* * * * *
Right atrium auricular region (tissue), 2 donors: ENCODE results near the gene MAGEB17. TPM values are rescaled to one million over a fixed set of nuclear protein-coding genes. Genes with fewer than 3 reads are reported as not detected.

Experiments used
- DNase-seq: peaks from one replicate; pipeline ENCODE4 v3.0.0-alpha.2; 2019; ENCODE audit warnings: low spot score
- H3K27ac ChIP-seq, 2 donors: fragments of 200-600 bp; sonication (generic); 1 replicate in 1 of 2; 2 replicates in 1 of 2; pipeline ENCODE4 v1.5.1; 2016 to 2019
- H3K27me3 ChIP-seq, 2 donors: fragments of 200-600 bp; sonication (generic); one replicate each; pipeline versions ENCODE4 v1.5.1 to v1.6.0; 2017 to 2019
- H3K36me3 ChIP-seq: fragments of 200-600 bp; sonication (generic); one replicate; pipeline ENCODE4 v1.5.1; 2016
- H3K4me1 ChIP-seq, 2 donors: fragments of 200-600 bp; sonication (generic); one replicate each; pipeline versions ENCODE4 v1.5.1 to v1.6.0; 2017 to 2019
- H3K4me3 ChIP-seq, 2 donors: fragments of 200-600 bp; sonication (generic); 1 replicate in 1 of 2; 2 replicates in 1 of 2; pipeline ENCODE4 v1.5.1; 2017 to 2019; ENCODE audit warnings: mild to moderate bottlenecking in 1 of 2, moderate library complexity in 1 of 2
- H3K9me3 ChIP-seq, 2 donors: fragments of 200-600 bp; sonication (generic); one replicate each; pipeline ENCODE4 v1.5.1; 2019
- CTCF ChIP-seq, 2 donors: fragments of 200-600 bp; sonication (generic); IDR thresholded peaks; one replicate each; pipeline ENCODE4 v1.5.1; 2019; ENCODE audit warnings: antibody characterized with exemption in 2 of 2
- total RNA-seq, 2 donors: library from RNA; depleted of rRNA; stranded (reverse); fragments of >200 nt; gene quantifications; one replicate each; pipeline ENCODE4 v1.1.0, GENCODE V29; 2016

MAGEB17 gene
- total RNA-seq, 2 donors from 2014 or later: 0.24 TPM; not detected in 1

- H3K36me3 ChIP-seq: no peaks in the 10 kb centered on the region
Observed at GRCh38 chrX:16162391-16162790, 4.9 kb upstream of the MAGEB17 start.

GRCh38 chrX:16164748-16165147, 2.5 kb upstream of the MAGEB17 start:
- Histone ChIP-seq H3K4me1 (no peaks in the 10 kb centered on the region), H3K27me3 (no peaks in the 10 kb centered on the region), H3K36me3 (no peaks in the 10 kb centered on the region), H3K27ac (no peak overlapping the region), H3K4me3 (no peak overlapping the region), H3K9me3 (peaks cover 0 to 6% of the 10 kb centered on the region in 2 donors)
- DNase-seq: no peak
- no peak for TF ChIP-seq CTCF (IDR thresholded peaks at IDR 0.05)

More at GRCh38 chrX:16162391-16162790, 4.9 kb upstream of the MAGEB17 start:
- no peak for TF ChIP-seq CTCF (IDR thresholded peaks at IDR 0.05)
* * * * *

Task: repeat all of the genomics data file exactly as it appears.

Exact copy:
Right atrium auricular region (tissue), 2 donors: ENCODE results near the gene MAGEB17. TPM values are rescaled to one million over a fixed set of nuclear protein-coding genes. Genes with fewer than 3 reads are reported as not detected.

Experiments used
- DNase-seq: peaks from one replicate; pipeline ENCODE4 v3.0.0-alpha.2; 2019; ENCODE audit warnings: low spot score
- H3K27ac ChIP-seq, 2 donors: fragments of 200-600 bp; sonication (generic); 1 replicate in 1 of 2; 2 replicates in 1 of 2; pipeline ENCODE4 v1.5.1; 2016 to 2019
- H3K27me3 ChIP-seq, 2 donors: fragments of 200-600 bp; sonication (generic); one replicate each; pipeline versions ENCODE4 v1.5.1 to v1.6.0; 2017 to 2019
- H3K36me3 ChIP-seq: fragments of 200-600 bp; sonication (generic); one replicate; pipeline ENCODE4 v1.5.1; 2016
- H3K4me1 ChIP-seq, 2 donors: fragments of 200-600 bp; sonication (generic); one replicate each; pipeline versions ENCODE4 v1.5.1 to v1.6.0; 2017 to 2019
- H3K4me3 ChIP-seq, 2 donors: fragments of 200-600 bp; sonication (generic); 1 replicate in 1 of 2; 2 replicates in 1 of 2; pipeline ENCODE4 v1.5.1; 2017 to 2019; ENCODE audit warnings: mild to moderate bottlenecking in 1 of 2, moderate library complexity in 1 of 2
- H3K9me3 ChIP-seq, 2 donors: fragments of 200-600 bp; sonication (generic); one replicate each; pipeline ENCODE4 v1.5.1; 2019
- CTCF ChIP-seq, 2 donors: fragments of 200-600 bp; sonication (generic); IDR thresholded peaks; one replicate each; pipeline ENCODE4 v1.5.1; 2019; ENCODE audit warnings: antibody characterized with exemption in 2 of 2
- total RNA-seq, 2 donors: library from RNA; depleted of rRNA; stranded (reverse); fragments of >200 nt; gene quantifications; one replicate each; pipeline ENCODE4 v1.1.0, GENCODE V29; 2016

MAGEB17 gene
- total RNA-seq, 2 donors from 2014 or later: 0.24 TPM; not detected in 1

- H3K36me3 ChIP-seq: no peaks in the 10 kb centered on the region
Observed at GRCh38 chrX:16162391-16162790, 4.9 kb upstream of the MAGEB17 start.

GRCh38 chrX:16164748-16165147, 2.5 kb upstream of the MAGEB17 start:
- Histone ChIP-seq H3K4me1 (no peaks in the 10 kb centered on the region), H3K27me3 (no peaks in the 10 kb centered on the region), H3K36me3 (no peaks in the 10 kb centered on the region), H3K27ac (no peak overlapping the region), H3K4me3 (no peak overlapping the region), H3K9me3 (peaks cover 0 to 6% of the 10 kb centered on the region in 2 donors)
- DNase-seq: no peak
- no peak for TF ChIP-seq CTCF (IDR thresholded peaks at IDR 0.05)

More at GRCh38 chrX:16162391-16162790, 4.9 kb upstream of the MAGEB17 start:
- no peak for TF ChIP-seq CTCF (IDR thresholded peaks at IDR 0.05)